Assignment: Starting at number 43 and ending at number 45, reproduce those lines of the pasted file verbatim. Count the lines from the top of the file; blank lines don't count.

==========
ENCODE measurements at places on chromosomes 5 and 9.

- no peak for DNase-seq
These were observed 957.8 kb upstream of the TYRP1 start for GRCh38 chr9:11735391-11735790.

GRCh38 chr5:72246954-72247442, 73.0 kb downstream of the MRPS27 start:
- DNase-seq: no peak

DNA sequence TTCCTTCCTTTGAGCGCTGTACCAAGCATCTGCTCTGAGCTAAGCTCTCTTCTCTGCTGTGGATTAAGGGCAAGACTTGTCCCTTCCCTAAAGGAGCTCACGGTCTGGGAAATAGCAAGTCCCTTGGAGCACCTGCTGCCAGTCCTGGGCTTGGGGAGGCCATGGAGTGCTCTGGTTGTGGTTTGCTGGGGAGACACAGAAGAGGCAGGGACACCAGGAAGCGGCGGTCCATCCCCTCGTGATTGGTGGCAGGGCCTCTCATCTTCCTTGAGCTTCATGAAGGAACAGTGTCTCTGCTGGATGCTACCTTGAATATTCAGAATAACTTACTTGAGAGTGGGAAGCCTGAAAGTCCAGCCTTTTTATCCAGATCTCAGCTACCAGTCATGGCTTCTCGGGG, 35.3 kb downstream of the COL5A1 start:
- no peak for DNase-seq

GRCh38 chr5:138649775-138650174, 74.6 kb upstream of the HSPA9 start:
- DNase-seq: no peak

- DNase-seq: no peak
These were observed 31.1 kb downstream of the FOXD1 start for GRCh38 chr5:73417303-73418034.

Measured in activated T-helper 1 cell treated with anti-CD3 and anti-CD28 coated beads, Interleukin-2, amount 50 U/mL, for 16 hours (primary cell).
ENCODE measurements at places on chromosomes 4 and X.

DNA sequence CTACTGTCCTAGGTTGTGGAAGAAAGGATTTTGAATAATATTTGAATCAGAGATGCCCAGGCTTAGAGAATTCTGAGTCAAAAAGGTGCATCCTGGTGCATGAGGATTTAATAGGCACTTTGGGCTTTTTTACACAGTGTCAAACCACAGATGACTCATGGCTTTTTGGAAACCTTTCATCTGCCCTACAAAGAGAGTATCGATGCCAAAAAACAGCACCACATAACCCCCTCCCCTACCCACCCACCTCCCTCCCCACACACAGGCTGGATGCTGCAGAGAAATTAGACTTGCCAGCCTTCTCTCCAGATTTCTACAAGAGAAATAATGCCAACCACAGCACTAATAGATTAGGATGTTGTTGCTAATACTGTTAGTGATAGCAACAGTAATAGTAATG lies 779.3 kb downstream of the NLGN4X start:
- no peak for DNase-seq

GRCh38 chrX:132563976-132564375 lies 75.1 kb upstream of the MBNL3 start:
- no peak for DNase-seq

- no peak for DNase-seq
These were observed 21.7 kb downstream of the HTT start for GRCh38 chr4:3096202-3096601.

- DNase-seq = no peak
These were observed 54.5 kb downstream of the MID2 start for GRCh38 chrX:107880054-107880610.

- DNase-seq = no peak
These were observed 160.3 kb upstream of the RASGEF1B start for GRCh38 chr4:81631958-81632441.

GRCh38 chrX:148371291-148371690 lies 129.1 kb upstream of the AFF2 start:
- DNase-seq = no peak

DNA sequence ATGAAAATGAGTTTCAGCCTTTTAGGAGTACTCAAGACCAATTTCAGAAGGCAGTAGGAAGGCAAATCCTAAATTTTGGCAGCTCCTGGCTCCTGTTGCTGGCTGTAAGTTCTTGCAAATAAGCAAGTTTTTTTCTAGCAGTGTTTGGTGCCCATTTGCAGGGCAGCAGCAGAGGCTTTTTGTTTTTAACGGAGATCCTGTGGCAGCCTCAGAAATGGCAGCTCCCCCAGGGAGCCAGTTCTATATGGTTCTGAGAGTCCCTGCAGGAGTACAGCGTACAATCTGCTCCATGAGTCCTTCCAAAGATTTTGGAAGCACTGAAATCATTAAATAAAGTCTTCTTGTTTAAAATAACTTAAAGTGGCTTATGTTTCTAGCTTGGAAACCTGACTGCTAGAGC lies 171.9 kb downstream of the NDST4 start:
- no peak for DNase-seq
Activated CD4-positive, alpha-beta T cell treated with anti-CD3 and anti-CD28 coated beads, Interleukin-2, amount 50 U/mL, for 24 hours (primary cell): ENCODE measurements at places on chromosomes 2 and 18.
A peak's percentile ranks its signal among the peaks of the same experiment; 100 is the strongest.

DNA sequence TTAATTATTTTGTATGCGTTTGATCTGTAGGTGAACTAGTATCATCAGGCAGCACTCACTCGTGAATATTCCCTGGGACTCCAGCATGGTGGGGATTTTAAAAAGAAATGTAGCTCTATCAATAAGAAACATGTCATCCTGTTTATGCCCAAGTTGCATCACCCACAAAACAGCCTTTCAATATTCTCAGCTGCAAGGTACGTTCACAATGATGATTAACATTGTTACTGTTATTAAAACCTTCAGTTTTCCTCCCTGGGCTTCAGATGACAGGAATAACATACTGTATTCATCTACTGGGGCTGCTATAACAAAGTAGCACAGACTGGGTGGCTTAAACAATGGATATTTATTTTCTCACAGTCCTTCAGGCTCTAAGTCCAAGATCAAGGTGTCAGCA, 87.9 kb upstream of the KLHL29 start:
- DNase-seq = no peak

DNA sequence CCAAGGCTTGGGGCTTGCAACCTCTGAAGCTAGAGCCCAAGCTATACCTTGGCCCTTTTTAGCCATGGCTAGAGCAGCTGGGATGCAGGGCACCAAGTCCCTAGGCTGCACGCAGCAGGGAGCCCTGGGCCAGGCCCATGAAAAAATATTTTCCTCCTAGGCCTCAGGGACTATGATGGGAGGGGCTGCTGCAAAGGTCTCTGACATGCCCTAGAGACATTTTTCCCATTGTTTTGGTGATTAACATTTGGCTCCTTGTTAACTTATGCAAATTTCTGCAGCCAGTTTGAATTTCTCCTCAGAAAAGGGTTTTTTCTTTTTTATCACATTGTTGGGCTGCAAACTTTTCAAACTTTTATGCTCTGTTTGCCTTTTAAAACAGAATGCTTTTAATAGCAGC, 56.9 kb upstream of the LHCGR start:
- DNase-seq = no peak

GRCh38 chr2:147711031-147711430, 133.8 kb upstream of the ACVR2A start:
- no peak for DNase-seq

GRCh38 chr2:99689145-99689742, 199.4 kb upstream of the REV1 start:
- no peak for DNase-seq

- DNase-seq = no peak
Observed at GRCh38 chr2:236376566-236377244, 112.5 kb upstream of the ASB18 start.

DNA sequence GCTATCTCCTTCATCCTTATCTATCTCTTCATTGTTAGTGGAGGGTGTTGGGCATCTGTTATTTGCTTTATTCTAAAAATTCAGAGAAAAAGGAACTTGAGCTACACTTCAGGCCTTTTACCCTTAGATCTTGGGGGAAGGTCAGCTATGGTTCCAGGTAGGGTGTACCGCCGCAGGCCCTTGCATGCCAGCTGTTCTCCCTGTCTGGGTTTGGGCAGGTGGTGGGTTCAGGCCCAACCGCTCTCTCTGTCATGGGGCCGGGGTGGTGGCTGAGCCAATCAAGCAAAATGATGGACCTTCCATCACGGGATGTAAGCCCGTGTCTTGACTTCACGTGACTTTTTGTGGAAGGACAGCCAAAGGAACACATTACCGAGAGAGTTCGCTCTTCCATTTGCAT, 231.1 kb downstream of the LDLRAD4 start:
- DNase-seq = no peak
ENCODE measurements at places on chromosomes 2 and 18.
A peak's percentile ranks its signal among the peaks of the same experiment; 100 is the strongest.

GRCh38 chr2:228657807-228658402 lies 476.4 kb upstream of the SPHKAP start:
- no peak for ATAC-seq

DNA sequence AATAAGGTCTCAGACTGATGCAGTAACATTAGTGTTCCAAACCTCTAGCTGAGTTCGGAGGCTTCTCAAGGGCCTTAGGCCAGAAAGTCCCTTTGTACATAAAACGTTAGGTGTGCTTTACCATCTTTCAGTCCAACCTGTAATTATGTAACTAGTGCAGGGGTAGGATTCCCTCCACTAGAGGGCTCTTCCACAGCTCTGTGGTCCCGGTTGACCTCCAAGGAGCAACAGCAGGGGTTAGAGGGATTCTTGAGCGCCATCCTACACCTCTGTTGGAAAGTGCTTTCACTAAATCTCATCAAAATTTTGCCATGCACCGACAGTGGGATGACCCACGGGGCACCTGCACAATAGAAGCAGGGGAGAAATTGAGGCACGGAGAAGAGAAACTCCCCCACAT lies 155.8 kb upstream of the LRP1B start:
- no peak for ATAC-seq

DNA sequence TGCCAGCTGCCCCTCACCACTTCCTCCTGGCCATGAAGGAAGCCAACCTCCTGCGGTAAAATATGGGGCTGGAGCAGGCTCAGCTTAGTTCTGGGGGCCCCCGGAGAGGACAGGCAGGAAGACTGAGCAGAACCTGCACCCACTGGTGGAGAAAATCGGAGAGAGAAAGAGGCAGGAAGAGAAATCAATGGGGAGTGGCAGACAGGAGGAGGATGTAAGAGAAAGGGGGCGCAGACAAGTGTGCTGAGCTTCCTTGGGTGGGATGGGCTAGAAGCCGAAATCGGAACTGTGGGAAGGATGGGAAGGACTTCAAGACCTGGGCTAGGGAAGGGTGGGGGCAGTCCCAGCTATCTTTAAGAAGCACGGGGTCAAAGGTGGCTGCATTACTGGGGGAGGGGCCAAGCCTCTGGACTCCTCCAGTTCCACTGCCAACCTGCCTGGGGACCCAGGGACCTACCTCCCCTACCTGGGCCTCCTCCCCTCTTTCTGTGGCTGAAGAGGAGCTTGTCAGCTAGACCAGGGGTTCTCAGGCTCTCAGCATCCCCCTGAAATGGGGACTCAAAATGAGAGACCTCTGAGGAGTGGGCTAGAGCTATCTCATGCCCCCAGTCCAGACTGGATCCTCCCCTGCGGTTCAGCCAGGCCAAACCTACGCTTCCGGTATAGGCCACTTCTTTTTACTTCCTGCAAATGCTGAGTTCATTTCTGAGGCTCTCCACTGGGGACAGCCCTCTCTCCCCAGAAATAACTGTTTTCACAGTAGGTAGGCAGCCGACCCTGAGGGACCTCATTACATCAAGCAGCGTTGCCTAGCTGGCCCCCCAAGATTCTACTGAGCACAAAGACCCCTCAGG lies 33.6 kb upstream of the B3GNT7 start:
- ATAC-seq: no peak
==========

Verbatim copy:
A peak's percentile ranks its signal among the peaks of the same experiment; 100 is the strongest.

GRCh38 chr2:228657807-228658402 lies 476.4 kb upstream of the SPHKAP start:
- no peak for ATAC-seq